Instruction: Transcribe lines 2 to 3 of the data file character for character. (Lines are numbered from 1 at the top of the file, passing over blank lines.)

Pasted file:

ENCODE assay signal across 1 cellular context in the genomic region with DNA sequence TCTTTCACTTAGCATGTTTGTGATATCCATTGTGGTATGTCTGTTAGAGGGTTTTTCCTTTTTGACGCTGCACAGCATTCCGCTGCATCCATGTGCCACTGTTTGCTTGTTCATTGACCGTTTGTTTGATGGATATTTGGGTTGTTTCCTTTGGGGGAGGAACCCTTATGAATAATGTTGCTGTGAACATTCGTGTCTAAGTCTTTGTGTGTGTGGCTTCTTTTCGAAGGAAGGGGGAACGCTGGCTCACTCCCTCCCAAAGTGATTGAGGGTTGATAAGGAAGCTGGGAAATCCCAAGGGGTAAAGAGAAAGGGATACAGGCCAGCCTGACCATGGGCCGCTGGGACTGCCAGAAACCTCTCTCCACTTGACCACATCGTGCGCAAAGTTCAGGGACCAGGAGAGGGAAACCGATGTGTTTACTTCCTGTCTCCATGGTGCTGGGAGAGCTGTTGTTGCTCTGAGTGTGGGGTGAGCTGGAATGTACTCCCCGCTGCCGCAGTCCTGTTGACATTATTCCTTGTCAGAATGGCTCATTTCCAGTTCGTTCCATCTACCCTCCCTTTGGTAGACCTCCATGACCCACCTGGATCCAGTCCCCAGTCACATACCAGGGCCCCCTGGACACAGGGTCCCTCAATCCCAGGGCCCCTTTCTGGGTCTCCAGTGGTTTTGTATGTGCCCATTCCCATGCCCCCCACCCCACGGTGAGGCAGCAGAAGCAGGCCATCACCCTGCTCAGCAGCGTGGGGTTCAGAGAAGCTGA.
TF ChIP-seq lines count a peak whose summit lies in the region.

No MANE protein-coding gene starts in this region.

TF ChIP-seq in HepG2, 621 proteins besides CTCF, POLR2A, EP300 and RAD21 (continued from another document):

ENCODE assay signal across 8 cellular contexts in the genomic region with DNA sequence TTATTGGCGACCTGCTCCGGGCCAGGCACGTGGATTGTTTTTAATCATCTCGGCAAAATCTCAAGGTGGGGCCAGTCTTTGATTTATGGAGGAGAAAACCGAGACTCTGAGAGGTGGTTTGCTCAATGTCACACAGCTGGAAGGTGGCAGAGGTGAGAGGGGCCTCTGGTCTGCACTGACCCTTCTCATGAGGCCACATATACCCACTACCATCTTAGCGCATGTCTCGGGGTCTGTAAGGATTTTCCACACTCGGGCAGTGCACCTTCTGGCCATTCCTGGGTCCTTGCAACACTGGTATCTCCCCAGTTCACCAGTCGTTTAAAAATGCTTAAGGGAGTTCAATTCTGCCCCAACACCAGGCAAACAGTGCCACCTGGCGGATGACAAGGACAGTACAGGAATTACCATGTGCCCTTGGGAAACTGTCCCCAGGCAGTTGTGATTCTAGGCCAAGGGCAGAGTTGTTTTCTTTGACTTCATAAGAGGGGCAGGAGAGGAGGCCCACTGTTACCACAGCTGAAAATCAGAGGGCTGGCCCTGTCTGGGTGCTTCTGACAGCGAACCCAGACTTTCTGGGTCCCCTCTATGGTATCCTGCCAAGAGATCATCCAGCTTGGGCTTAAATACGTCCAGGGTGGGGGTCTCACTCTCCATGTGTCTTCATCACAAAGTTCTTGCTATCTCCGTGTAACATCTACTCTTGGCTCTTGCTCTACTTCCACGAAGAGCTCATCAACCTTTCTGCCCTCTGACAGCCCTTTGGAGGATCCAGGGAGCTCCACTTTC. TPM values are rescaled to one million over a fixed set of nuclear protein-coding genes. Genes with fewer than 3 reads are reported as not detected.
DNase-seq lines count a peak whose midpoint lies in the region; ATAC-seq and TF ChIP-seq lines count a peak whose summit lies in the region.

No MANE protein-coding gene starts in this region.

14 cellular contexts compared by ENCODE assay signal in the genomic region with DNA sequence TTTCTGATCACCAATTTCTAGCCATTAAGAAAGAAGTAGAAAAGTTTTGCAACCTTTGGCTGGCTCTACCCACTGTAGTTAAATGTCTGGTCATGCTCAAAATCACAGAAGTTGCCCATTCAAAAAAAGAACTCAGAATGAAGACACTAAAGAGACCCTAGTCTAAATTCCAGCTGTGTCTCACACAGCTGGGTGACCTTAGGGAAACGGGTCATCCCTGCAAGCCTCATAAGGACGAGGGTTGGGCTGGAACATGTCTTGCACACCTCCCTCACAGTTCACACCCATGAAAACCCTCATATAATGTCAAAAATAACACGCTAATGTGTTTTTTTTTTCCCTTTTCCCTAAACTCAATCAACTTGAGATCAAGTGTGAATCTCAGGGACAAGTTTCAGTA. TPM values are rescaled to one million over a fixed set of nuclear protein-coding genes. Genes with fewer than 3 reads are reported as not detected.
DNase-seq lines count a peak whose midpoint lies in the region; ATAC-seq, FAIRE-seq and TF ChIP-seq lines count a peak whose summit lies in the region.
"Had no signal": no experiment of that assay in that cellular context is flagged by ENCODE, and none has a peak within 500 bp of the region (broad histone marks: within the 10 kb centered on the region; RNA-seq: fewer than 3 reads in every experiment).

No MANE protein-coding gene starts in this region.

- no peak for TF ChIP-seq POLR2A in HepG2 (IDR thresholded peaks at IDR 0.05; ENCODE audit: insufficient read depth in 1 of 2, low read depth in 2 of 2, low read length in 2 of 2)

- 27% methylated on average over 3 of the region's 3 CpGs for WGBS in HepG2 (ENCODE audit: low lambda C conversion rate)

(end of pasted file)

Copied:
TF ChIP-seq lines count a peak whose summit lies in the region.

No MANE protein-coding gene starts in this region.